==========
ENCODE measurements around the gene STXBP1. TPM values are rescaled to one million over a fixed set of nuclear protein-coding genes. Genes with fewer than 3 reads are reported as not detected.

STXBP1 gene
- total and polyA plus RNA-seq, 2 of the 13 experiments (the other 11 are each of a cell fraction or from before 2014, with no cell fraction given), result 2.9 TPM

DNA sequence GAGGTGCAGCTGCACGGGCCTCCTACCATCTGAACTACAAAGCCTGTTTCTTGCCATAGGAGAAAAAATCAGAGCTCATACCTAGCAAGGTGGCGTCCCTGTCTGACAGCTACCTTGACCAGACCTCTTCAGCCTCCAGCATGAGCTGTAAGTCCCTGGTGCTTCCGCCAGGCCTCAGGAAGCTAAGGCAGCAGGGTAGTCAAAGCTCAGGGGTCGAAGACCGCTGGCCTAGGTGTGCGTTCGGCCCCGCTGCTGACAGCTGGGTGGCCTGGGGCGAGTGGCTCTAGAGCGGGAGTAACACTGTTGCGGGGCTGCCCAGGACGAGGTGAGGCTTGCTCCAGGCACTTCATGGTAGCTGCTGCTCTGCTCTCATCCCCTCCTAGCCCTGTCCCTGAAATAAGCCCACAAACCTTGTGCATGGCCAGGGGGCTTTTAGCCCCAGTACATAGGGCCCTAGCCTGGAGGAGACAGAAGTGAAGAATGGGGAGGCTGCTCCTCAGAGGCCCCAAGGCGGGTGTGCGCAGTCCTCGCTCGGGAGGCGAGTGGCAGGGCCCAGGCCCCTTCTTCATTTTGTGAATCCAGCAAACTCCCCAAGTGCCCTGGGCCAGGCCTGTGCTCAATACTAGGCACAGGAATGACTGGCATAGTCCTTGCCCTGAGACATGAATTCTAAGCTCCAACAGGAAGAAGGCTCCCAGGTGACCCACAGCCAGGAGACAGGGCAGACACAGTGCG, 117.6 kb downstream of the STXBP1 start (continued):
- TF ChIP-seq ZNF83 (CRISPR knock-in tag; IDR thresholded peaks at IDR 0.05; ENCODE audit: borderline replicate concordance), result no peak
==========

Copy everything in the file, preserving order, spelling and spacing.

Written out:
ENCODE measurements around the gene STXBP1. TPM values are rescaled to one million over a fixed set of nuclear protein-coding genes. Genes with fewer than 3 reads are reported as not detected.

STXBP1 gene
- total and polyA plus RNA-seq, 2 of the 13 experiments (the other 11 are each of a cell fraction or from before 2014, with no cell fraction given), result 2.9 TPM

DNA sequence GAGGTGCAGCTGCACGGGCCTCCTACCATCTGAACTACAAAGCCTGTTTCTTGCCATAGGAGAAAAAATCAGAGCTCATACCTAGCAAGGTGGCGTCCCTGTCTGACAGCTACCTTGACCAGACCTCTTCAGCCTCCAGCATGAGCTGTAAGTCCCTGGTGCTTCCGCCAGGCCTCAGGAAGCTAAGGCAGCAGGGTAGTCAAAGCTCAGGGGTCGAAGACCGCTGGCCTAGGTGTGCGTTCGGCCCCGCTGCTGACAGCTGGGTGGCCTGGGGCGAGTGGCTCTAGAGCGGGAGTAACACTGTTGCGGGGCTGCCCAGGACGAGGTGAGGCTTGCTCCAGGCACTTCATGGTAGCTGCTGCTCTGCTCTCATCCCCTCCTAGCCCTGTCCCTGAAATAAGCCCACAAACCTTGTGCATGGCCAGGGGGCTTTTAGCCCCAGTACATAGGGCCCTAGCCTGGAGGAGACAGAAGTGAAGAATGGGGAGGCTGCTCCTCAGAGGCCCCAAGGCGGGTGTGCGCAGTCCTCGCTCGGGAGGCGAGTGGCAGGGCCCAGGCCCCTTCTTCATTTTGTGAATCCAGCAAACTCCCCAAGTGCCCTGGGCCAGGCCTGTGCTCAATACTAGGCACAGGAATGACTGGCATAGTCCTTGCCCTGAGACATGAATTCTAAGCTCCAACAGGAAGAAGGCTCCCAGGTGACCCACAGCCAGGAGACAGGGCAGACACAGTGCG, 117.6 kb downstream of the STXBP1 start (continued):
- TF ChIP-seq ZNF83 (CRISPR knock-in tag; IDR thresholded peaks at IDR 0.05; ENCODE audit: borderline replicate concordance), result no peak